Many companies are rebranding themselves as participative, co-creation-led, or user centered, however, there’s still a high level of corporate uncertainty and confusion. When organizations fail to understand and leverage these practices adequately, there are systemic implications on overall strategy.
Participatory design is not a trend or buzzword, but a different organization model.
Introduced by Kristen Nygaard and Olav-Terje Bergo in the 1970’s when they worked with the Iron and Metal Workers Union in Norway, it’s a game changer because working with customers, rather than for customers, changes the dynamics of an organization. It requires that strategy be changed to reflect different attitudes and value systems.
Participatory design is a whole new vision that must be part of a company’s culture to be successful. It requires a holistic approach because when we change a part of a process, or a product, that change has an effect on the whole system. This is called system thinking, a less trendy concept than design thinking, but a necessary compliment. System thinking considers the whole rather than the parts. It is a holistic approach that focuses on the inter-relationships of all inter-connected parts to understand underlying structures and systems’ behavior. From a systems thinking perspective, it’s clear that changing the way we interact with customers changes the quality of the relationship. It requires that company’s culture embrace a different strategy, vision and execution.
Organizations that lacking participation within their own walls are naturally unable to apply participation effectively and efficiently. A lack of clarity, appropriate participative “genes,” or a lack of appropriate system thinking perspective can lead to negative experiences.
For example, when the German company Henkel launched a 2011 campaign seeking customers’ redesigns for its Pril dishwashing detergent, it failed to change its ways of doing business within its own culture. Response was enthusiastic and the company collected 50,000 suggestions in few weeks. However, due to Henkel’s lack of engagement, some respondents hijacked the campaign, sending mocking designs. Perhaps those customers decided that the absent brand deserved a lesson.
In 2006, General Motors faced a similar issue when they attempted to crowd source their next commercial and instead ended up with a raft of amusing submissions about how bad their next SUV would be for the environment.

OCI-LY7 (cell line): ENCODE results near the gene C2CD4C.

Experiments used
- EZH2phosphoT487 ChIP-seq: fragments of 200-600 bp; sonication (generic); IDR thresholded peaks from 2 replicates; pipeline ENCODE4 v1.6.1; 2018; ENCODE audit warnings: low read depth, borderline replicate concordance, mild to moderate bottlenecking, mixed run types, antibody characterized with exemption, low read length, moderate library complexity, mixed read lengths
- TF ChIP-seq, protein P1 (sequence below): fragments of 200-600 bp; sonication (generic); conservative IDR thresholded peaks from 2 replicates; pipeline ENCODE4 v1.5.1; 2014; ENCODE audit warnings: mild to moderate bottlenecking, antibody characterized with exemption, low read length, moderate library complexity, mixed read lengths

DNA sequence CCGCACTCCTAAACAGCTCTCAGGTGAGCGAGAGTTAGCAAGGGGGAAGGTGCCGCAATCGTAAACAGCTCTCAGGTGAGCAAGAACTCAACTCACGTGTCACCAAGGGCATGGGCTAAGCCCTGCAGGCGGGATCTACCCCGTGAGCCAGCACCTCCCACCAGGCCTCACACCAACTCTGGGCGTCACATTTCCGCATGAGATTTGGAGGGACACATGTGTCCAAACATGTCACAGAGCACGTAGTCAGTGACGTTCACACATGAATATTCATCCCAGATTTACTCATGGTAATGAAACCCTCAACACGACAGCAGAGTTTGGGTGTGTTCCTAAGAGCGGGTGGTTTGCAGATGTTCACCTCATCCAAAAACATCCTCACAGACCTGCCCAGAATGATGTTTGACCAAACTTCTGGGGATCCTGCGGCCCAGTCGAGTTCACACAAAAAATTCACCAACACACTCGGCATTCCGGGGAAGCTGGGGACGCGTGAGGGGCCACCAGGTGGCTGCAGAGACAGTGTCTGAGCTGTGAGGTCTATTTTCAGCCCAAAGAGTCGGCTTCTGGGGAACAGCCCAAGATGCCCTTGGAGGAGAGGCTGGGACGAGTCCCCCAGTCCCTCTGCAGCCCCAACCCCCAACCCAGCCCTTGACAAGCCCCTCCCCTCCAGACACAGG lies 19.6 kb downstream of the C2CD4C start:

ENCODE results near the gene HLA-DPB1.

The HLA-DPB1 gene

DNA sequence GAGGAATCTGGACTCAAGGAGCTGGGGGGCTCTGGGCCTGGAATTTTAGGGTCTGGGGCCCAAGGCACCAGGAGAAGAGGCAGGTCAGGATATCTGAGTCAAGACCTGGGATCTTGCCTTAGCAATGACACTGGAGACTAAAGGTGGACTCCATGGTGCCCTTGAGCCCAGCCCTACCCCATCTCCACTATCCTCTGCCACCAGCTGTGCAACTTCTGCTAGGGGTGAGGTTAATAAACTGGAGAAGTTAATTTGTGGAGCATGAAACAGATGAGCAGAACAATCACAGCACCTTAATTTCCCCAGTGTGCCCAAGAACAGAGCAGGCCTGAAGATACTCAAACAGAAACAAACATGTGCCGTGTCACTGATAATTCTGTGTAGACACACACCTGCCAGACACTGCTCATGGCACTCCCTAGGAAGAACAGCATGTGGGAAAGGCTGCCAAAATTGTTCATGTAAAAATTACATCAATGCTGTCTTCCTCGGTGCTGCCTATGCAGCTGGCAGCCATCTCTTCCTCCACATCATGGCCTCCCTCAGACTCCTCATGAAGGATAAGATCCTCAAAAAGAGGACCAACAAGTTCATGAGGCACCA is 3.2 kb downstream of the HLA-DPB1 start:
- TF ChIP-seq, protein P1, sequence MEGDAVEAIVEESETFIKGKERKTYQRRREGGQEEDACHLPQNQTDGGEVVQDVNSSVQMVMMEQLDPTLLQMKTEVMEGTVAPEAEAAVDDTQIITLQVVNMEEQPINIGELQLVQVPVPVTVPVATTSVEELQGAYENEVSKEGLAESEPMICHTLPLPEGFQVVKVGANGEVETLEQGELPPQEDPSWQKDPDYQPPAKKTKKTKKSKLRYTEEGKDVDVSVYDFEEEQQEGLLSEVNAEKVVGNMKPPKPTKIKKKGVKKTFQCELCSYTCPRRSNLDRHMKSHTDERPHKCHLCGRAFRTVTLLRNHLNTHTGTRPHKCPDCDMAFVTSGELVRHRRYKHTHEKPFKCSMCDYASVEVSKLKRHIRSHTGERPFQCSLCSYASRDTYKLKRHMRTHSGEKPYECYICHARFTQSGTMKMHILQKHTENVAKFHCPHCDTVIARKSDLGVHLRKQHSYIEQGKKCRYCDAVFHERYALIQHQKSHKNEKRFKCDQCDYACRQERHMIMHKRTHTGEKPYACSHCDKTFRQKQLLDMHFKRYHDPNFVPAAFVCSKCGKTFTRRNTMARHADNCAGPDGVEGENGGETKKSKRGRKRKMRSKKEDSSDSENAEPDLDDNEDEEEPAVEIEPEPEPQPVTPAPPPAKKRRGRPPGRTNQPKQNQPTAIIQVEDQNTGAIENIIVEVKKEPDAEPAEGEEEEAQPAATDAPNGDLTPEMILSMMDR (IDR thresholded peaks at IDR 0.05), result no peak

Both stories demonstrate that customers are happy to engage with brands, but they want to feel they are being heard. This can only happen when companies include customer voices in their internal conversations. One way might be to think of customers as an external board requiring and deserving attention.
Participatory Design and Shifting the Value Chain
Co-creation is a social, iterative, interactive, collaborative and creative process that generates innovation through the dialogue and participation of all actors, in order to construct value and new win-win opportunities and experiences.
Participatory design deeply affects an organization and traditional business approaches. In a participatory design led organization, the concept of a “value chain” focused on the company unilaterally creating value for consumers is obsolete.
A participative approach requires that organizations understand this big shift. Customers interact with brands in countless ways: social media, email, phone, chat, stores and forums. This hyper-connected customer has been empowered by technology to be part of the whole value creation process, and no longer the traditional prey, or consumer.
Moving from consumer to customer is revolutionary: if a consumer is one who uses up goods or products, a customer is a person with whom one has dealings. Customers are an integral part of organizations’ understanding of what is valuable and meaningful.
In 2011, Heineken launched the “Open Design Exploration 1, The Club.” In a blended experience combining crowdsourcing, online communities and digital challenges, the brand worked with customers to design a lounge bar experience. This required a different organizational mind frame and culture, an open ear, and a willingness to take on board what customers asked for, changing the value chain model itself.
Along with a changing value chain model, there was a parallel shift in what became valuable for customers, moving from the tangible (the beer) to the memorable (the club experience). The key success factor was not product-focused, but an understanding of what makes experiences memorable.
This approach requires constant conversation and the ability to listen, translating conversations into actionable strategies and memorable experiences. It’s also important that organizations understand that listening to and engaging are not in themselves strategies, but part of an attitude and a mind set that, to be fully implemented, must permeate the organization from within.
Needs Are Not Memorable. Values Are.
From a system thinking perspective we can rethink the concept of needs: products may answer to real or constructed needs, but experiences answer to what individuals consider valuable and meaningful. Unlike consumers, customers don’t choose the best product on the market, they choose the best, most personal and memorable experience the product can deliver. They share their experiences with a brand through the digital ecosystem, revealing the conversational nature of markets and ultimately moving the nexus of the entire exchange.